Experimental studies on the duration of life. IX. New life tables for Drosophila. X. The duration of life of Drosophila melanogaster in the complete absence of food
Pearl, R.; Parker, S.L.
American Naturalist, 58: 71-80, 193-218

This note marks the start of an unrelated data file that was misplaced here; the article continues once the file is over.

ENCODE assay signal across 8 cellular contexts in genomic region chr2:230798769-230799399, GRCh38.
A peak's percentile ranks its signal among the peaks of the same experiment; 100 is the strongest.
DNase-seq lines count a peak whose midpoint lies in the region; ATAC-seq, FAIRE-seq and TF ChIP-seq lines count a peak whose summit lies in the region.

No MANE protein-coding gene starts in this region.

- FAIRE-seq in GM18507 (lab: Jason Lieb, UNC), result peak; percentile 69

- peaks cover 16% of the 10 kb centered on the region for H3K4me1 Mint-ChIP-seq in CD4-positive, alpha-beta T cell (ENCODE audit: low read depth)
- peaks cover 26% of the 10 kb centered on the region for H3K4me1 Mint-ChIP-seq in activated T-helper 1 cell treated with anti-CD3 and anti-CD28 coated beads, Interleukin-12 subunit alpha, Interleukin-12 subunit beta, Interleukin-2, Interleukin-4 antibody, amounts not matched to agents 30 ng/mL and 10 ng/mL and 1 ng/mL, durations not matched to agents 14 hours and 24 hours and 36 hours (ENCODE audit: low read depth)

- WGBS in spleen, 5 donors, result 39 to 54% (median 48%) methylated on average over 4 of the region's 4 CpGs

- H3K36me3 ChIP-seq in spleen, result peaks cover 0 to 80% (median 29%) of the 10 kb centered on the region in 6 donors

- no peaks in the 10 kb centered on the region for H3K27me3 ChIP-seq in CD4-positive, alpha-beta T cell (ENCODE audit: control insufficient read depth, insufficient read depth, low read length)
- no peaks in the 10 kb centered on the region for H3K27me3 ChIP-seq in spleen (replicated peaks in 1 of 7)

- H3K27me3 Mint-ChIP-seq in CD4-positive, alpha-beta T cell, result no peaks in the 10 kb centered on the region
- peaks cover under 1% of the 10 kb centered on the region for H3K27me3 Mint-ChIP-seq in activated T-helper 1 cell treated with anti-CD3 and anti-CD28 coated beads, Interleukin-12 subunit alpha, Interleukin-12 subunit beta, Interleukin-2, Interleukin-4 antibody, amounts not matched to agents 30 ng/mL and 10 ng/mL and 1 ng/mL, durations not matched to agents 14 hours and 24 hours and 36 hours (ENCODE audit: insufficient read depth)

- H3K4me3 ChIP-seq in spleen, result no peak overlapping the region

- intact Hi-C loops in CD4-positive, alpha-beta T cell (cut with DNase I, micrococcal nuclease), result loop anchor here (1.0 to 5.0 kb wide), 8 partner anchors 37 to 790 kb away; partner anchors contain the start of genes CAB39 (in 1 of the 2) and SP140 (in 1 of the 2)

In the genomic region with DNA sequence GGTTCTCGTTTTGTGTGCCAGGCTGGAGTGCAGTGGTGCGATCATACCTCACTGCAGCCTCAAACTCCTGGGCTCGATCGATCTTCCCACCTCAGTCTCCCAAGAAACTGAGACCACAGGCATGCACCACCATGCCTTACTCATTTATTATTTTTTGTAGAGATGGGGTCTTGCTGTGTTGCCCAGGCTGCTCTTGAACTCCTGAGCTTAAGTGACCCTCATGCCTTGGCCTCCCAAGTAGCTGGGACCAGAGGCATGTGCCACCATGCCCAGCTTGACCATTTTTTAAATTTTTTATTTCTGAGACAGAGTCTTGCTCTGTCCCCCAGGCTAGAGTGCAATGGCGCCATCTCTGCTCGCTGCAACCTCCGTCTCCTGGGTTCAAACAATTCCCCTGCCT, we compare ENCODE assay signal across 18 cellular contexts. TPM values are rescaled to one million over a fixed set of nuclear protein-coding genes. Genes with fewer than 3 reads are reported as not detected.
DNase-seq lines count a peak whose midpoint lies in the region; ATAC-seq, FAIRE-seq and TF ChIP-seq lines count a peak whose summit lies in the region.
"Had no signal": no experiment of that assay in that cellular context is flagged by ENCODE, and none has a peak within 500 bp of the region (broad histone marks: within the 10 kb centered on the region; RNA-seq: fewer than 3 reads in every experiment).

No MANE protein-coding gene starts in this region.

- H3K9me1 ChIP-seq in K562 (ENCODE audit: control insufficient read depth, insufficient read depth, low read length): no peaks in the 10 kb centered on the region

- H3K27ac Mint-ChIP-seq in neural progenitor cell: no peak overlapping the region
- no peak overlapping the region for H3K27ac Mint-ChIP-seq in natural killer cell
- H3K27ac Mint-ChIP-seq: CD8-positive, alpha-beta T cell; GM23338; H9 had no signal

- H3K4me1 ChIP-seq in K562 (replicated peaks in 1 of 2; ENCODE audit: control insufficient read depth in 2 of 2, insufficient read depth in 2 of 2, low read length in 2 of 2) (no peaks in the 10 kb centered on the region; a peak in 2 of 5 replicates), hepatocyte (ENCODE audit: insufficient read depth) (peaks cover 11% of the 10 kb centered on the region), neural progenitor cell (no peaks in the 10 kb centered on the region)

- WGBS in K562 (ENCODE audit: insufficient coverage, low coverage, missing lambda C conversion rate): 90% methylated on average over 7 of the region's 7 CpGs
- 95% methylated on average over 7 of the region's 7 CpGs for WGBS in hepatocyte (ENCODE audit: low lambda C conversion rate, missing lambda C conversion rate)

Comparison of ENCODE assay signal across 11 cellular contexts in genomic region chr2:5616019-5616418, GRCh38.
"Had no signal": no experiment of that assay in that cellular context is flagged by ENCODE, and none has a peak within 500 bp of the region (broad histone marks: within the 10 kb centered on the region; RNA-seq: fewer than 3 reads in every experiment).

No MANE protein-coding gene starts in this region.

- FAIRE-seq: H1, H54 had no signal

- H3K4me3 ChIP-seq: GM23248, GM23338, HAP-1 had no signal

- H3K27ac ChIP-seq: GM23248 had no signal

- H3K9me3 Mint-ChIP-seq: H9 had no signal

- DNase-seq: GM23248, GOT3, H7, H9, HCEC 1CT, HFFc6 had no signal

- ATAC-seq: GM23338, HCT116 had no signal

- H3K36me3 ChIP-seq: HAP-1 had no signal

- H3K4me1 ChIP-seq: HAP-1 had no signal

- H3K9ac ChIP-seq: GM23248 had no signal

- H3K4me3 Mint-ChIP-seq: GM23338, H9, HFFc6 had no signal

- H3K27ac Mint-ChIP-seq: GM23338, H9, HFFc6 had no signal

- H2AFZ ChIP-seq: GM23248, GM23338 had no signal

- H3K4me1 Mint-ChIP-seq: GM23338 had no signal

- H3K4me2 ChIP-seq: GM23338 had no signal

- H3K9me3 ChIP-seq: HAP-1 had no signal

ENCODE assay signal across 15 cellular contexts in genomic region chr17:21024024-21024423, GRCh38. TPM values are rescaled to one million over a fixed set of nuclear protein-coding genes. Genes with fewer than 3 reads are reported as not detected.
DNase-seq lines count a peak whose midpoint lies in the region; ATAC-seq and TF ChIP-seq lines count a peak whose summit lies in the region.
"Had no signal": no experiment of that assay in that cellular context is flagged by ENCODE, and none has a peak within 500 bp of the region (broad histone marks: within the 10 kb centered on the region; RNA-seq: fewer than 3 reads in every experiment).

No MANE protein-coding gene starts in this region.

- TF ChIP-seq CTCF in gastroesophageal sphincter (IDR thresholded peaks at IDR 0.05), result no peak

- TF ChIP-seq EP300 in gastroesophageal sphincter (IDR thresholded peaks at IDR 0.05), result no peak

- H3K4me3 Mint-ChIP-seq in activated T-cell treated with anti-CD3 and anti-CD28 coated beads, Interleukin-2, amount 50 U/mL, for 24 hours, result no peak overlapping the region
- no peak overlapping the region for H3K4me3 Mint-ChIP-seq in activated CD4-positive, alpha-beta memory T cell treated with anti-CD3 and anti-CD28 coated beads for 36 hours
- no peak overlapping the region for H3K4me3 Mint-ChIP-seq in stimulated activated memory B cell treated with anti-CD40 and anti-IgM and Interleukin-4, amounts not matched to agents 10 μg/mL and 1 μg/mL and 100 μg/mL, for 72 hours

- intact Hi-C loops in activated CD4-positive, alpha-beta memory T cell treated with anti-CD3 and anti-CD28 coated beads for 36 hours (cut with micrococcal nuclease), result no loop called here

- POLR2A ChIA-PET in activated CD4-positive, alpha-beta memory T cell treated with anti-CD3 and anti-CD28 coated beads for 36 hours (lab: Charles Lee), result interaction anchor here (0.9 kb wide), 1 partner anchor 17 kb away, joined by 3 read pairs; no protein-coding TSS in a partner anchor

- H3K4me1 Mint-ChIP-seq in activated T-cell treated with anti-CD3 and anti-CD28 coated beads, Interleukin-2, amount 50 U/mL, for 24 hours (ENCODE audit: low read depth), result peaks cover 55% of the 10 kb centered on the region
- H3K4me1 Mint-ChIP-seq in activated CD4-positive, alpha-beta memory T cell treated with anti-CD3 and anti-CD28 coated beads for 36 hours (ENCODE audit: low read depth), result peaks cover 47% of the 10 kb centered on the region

In the first of these Studies we presented life tables for wild type and quintuple flies. These tables were based upon the collected data then available from the control portions of experiments in which these two sorts had been used. In the period which has elapsed since the publication of these pioneer life tables for Drosophila our work has been greatly extended, and in a number of particulars refined. Especially we have come to use in all the experimental work stocks which are more homogeneous genetically. Thus, for a long-lived stock we now use, instead of a random sample of a mass culture of wild type flies as was formerly the case, a random sample of our line 107, which is an inbred, long-lived "pure" strain. The origin of this line we have described in the second of these Studies. By "pure" we mean, of course, only that it is a highly inbred and homozygous strain. Similarly, we have come to use for a short-lived stock in experimental work pure vestigial strains, the study of Gonzalez having shown that it is this mutant gene alone which is chiefly responsible for (or invariably associated with) the observed brachybioty of quintuple flies.